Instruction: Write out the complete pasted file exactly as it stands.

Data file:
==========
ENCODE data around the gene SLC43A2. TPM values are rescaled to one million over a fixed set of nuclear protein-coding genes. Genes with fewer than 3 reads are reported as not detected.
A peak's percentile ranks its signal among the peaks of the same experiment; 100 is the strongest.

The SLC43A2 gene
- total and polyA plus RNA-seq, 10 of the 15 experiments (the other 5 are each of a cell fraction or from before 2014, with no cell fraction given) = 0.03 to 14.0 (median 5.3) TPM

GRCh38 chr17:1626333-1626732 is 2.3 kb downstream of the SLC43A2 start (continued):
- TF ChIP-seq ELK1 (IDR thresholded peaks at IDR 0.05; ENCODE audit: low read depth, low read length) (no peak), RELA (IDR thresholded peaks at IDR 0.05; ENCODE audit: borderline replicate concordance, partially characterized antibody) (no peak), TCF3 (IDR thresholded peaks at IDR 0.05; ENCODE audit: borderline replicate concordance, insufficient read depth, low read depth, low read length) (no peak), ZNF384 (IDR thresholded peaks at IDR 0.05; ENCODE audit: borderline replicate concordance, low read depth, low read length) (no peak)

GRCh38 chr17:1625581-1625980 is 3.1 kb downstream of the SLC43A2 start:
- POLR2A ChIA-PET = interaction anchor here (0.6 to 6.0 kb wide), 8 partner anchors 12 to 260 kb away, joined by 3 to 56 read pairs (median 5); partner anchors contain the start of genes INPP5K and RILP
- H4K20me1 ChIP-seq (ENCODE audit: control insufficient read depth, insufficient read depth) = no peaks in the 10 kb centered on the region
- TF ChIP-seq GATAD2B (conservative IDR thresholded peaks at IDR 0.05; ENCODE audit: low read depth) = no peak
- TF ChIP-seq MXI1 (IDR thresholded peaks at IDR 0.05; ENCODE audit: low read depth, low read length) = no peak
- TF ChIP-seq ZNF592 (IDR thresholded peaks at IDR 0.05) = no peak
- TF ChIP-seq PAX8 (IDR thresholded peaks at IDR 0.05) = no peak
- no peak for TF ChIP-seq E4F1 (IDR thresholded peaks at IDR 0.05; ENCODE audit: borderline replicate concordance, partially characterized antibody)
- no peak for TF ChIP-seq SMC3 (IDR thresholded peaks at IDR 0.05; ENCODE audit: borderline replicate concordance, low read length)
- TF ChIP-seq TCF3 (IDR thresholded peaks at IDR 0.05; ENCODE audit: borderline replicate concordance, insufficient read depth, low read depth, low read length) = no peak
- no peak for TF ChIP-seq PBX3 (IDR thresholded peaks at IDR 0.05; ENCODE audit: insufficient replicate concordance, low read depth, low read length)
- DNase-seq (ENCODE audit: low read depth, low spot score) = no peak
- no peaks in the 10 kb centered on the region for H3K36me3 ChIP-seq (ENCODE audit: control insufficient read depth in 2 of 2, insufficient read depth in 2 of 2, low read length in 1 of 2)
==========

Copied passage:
ENCODE data around the gene SLC43A2. TPM values are rescaled to one million over a fixed set of nuclear protein-coding genes. Genes with fewer than 3 reads are reported as not detected.
A peak's percentile ranks its signal among the peaks of the same experiment; 100 is the strongest.

The SLC43A2 gene
- total and polyA plus RNA-seq, 10 of the 15 experiments (the other 5 are each of a cell fraction or from before 2014, with no cell fraction given) = 0.03 to 14.0 (median 5.3) TPM

GRCh38 chr17:1626333-1626732 is 2.3 kb downstream of the SLC43A2 start (continued):
- TF ChIP-seq ELK1 (IDR thresholded peaks at IDR 0.05; ENCODE audit: low read depth, low read length) (no peak), RELA (IDR thresholded peaks at IDR 0.05; ENCODE audit: borderline replicate concordance, partially characterized antibody) (no peak), TCF3 (IDR thresholded peaks at IDR 0.05; ENCODE audit: borderline replicate concordance, insufficient read depth, low read depth, low read length) (no peak), ZNF384 (IDR thresholded peaks at IDR 0.05; ENCODE audit: borderline replicate concordance, low read depth, low read length) (no peak)

GRCh38 chr17:1625581-1625980 is 3.1 kb downstream of the SLC43A2 start:
- POLR2A ChIA-PET = interaction anchor here (0.6 to 6.0 kb wide), 8 partner anchors 12 to 260 kb away, joined by 3 to 56 read pairs (median 5); partner anchors contain the start of genes INPP5K and RILP
- H4K20me1 ChIP-seq (ENCODE audit: control insufficient read depth, insufficient read depth) = no peaks in the 10 kb centered on the region
- TF ChIP-seq GATAD2B (conservative IDR thresholded peaks at IDR 0.05; ENCODE audit: low read depth) = no peak
- TF ChIP-seq MXI1 (IDR thresholded peaks at IDR 0.05; ENCODE audit: low read depth, low read length) = no peak
- TF ChIP-seq ZNF592 (IDR thresholded peaks at IDR 0.05) = no peak
- TF ChIP-seq PAX8 (IDR thresholded peaks at IDR 0.05) = no peak
- no peak for TF ChIP-seq E4F1 (IDR thresholded peaks at IDR 0.05; ENCODE audit: borderline replicate concordance, partially characterized antibody)
- no peak for TF ChIP-seq SMC3 (IDR thresholded peaks at IDR 0.05; ENCODE audit: borderline replicate concordance, low read length)
- TF ChIP-seq TCF3 (IDR thresholded peaks at IDR 0.05; ENCODE audit: borderline replicate concordance, insufficient read depth, low read depth, low read length) = no peak
- no peak for TF ChIP-seq PBX3 (IDR thresholded peaks at IDR 0.05; ENCODE audit: insufficient replicate concordance, low read depth, low read length)
- DNase-seq (ENCODE audit: low read depth, low spot score) = no peak
- no peaks in the 10 kb centered on the region for H3K36me3 ChIP-seq (ENCODE audit: control insufficient read depth in 2 of 2, insufficient read depth in 2 of 2, low read length in 1 of 2)